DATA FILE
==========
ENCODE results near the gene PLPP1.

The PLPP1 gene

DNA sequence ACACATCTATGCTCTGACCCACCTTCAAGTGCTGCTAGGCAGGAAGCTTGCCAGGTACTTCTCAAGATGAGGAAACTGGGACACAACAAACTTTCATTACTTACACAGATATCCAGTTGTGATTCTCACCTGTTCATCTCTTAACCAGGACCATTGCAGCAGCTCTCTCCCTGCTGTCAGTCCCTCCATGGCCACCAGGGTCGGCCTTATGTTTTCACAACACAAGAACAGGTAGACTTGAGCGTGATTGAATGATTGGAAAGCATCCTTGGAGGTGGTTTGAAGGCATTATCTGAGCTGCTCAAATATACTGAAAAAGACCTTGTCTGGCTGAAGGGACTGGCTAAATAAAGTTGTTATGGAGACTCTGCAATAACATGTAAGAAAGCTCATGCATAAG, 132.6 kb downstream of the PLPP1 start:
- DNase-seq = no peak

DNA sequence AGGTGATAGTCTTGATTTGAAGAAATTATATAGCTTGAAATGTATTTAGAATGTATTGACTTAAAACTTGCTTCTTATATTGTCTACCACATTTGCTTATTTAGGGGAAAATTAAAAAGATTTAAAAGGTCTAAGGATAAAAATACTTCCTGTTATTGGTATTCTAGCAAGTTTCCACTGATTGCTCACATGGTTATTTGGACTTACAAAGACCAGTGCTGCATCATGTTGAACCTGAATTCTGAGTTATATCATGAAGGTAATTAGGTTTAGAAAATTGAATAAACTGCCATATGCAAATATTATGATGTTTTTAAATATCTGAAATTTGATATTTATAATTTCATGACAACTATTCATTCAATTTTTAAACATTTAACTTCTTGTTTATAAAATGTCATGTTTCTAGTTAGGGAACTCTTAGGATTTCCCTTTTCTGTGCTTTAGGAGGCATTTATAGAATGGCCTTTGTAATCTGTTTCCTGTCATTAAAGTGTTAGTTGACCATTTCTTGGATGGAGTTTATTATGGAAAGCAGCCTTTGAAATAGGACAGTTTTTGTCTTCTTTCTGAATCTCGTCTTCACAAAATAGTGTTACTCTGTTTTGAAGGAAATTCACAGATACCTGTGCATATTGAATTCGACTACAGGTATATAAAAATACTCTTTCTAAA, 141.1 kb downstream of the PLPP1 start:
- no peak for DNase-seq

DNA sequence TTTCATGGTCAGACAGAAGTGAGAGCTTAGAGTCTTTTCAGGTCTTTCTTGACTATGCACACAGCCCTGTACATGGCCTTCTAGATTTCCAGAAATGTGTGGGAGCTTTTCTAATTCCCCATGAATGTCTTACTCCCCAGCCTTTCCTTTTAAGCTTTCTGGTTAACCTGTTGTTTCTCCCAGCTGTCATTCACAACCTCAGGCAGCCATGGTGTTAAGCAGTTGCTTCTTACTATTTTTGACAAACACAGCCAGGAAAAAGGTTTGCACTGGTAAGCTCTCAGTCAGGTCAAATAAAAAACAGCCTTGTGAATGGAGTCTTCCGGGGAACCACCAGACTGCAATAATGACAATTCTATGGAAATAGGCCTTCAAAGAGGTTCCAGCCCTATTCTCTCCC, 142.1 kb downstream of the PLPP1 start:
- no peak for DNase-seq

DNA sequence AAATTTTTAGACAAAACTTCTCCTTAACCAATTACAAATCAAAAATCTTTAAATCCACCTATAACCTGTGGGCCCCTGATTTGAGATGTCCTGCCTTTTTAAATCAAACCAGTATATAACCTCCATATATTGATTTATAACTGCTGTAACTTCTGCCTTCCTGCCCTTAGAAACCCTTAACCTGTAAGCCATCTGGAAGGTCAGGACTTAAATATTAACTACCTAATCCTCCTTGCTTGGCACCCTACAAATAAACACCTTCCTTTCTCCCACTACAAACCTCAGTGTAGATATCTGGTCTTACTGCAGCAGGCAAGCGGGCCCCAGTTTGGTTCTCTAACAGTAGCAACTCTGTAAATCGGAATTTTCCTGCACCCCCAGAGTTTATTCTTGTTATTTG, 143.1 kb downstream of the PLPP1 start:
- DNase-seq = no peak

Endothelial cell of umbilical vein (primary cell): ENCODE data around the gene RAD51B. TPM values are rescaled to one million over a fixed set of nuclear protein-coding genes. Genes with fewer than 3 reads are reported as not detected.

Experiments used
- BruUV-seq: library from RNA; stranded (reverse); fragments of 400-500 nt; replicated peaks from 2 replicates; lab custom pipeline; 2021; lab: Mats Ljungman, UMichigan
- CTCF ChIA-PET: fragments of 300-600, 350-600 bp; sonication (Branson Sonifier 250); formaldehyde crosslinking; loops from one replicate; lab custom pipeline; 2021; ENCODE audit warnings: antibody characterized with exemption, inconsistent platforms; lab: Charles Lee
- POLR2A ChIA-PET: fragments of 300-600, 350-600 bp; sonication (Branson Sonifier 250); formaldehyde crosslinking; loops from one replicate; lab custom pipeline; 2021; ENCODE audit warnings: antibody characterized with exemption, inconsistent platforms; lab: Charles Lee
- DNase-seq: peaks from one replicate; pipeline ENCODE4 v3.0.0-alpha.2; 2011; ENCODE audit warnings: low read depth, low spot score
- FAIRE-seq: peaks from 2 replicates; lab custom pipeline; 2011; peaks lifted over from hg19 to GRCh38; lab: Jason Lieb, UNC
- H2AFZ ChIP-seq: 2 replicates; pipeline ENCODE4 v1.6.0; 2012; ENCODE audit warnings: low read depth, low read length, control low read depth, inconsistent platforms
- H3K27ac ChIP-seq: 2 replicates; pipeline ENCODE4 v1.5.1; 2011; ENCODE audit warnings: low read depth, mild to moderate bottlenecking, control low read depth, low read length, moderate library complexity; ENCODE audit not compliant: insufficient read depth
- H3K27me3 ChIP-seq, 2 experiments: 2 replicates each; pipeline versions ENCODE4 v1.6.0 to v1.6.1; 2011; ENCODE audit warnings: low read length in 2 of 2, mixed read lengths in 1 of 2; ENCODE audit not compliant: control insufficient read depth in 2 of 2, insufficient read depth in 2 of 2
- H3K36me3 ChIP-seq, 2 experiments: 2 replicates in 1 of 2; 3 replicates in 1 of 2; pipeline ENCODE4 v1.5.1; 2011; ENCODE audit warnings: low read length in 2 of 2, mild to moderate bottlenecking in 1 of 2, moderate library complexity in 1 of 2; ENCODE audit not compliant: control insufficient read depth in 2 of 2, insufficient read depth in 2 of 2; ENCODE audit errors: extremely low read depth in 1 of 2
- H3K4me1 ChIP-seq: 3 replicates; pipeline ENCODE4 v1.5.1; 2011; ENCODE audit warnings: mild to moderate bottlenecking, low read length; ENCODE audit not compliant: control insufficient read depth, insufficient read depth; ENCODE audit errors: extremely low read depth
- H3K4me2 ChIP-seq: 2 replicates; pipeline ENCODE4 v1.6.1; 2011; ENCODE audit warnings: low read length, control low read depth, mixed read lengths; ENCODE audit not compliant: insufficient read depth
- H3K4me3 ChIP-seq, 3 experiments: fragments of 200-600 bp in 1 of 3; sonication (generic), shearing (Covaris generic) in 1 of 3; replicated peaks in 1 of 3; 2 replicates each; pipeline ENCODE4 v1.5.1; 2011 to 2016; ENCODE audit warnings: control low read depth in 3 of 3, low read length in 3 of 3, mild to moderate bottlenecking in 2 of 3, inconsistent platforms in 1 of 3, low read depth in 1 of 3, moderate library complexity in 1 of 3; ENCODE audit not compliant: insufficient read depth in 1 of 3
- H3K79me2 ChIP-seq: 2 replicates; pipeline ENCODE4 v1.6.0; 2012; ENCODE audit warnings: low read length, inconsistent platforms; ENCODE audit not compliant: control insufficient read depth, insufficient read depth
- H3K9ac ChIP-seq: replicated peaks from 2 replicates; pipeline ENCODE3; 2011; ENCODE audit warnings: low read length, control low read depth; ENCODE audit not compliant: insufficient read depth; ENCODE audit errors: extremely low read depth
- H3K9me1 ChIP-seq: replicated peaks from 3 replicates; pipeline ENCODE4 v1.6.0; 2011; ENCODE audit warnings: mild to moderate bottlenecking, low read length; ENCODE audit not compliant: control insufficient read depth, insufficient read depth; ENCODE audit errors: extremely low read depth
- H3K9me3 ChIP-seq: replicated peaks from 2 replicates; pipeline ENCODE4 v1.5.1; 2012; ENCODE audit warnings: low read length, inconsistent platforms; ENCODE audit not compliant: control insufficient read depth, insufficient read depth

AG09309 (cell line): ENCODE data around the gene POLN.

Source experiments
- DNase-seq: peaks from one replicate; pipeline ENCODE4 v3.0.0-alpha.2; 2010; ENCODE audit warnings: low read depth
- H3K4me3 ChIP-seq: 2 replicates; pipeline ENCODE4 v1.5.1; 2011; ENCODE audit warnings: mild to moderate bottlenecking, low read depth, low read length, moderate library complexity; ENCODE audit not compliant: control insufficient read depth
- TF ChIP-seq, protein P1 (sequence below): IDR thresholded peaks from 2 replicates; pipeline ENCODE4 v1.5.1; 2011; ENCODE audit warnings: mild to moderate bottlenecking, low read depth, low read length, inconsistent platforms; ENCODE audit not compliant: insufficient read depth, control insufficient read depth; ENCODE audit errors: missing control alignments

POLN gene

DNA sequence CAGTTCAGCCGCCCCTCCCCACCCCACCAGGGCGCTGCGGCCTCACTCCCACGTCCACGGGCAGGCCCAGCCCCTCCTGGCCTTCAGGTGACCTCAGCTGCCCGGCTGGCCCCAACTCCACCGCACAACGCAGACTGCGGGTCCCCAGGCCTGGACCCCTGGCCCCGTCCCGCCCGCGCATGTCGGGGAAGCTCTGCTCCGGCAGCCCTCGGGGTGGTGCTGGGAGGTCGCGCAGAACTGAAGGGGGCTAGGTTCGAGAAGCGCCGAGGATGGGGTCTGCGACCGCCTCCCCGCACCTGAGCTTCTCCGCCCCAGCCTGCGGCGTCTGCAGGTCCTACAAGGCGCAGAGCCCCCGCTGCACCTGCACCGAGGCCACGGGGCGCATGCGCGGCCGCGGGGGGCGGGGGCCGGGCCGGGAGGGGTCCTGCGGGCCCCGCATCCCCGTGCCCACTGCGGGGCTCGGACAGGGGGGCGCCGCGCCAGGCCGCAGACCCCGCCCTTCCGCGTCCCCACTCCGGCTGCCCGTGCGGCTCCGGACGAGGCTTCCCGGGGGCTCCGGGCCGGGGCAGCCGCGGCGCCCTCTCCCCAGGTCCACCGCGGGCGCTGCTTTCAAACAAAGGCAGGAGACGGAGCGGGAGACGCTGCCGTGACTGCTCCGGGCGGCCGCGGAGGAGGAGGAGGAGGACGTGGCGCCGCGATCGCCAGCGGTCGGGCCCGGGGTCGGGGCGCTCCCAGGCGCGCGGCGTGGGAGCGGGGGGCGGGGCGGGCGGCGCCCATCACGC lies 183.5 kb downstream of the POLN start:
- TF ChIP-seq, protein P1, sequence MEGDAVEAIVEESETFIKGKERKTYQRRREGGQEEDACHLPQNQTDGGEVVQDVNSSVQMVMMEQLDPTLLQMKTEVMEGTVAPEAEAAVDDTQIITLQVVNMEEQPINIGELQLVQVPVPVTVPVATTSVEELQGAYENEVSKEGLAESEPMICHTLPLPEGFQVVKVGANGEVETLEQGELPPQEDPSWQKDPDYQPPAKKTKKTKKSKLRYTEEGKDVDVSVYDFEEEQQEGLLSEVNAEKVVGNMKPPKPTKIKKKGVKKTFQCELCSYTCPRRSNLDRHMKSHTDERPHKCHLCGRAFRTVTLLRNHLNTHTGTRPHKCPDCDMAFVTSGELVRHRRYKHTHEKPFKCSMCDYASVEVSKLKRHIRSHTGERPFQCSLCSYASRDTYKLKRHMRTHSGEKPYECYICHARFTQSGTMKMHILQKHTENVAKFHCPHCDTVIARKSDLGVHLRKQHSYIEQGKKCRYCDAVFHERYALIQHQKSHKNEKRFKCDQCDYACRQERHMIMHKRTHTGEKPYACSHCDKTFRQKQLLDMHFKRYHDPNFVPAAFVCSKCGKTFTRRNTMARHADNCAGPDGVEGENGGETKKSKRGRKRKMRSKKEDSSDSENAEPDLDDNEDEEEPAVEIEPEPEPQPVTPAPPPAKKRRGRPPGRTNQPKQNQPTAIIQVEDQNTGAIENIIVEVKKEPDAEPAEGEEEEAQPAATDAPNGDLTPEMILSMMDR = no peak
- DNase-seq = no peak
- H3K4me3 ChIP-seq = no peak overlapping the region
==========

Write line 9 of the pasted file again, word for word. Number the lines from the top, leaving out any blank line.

DNA sequence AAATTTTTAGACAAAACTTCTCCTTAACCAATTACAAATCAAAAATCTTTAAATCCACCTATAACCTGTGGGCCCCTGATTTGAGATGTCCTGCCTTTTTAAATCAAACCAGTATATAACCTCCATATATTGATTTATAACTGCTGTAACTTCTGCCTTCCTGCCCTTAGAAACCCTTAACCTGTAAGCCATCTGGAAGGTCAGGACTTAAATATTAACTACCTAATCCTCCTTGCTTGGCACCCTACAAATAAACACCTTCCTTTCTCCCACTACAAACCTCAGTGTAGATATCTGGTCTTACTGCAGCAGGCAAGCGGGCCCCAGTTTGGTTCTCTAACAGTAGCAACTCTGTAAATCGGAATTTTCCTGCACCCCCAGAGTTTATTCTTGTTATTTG, 143.1 kb downstream of the PLPP1 start: